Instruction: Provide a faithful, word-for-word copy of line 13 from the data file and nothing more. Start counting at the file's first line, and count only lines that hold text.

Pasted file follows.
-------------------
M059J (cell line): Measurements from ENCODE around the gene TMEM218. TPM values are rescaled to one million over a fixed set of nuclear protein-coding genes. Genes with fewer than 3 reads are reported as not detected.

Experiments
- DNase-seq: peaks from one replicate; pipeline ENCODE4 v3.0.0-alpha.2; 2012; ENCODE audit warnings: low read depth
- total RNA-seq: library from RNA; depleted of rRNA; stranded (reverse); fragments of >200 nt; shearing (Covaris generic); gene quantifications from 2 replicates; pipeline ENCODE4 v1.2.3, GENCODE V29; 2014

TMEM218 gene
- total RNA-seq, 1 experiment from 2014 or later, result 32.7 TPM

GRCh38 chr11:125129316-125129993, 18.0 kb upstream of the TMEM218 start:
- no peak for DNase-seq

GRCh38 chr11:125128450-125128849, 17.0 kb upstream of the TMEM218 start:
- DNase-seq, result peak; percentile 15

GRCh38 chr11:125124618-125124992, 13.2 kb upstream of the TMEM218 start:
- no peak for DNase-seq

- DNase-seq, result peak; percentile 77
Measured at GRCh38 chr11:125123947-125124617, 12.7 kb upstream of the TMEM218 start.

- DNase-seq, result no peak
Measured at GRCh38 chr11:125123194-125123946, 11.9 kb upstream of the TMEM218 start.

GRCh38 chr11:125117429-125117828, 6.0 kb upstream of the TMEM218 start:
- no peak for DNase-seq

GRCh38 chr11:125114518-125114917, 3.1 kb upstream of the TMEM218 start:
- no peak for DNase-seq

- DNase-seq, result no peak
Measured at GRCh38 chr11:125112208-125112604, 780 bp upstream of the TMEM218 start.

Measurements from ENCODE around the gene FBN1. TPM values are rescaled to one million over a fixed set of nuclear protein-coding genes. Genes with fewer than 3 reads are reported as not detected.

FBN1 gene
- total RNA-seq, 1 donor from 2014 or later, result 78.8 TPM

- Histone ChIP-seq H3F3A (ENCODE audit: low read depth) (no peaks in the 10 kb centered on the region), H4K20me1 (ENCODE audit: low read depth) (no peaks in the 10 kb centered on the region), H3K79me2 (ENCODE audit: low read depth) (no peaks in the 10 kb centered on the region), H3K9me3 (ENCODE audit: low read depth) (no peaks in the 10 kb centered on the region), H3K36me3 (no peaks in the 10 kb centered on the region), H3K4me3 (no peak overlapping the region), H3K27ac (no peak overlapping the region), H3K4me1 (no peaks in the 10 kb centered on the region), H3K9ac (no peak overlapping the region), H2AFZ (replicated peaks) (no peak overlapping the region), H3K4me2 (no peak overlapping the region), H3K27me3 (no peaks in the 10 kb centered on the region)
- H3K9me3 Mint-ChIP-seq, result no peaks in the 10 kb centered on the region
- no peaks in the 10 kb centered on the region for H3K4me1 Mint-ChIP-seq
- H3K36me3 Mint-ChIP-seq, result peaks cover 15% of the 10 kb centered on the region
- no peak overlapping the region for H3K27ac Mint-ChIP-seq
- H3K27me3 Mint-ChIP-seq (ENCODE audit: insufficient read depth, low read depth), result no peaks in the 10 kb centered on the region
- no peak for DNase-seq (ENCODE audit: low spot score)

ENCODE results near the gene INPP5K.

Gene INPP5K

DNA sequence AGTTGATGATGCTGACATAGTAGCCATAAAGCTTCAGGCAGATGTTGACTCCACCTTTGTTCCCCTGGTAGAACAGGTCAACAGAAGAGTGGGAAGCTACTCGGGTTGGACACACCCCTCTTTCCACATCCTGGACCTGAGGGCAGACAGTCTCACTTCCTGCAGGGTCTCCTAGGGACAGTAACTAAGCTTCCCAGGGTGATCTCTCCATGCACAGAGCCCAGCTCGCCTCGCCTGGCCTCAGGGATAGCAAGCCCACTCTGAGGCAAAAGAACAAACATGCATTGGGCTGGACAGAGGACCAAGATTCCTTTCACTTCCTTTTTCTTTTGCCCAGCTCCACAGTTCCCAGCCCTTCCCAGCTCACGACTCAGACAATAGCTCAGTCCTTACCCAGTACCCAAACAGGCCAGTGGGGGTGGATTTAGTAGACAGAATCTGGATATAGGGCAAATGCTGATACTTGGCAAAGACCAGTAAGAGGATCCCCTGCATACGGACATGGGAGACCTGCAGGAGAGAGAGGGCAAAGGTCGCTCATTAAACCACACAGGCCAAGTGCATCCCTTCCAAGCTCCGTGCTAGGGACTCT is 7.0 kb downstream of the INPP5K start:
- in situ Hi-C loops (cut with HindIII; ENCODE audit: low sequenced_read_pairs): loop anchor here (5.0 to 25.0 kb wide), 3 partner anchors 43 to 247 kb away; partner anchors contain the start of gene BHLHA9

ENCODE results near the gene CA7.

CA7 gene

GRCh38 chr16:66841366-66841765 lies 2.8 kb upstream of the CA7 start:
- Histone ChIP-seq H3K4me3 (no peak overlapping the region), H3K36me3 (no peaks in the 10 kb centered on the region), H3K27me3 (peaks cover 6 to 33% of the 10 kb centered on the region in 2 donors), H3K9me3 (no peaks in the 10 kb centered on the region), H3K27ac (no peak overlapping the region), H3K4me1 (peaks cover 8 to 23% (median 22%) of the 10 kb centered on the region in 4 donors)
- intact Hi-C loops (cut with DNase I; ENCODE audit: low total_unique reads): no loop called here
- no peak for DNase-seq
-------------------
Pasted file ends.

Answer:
- DNase-seq, result peak; percentile 77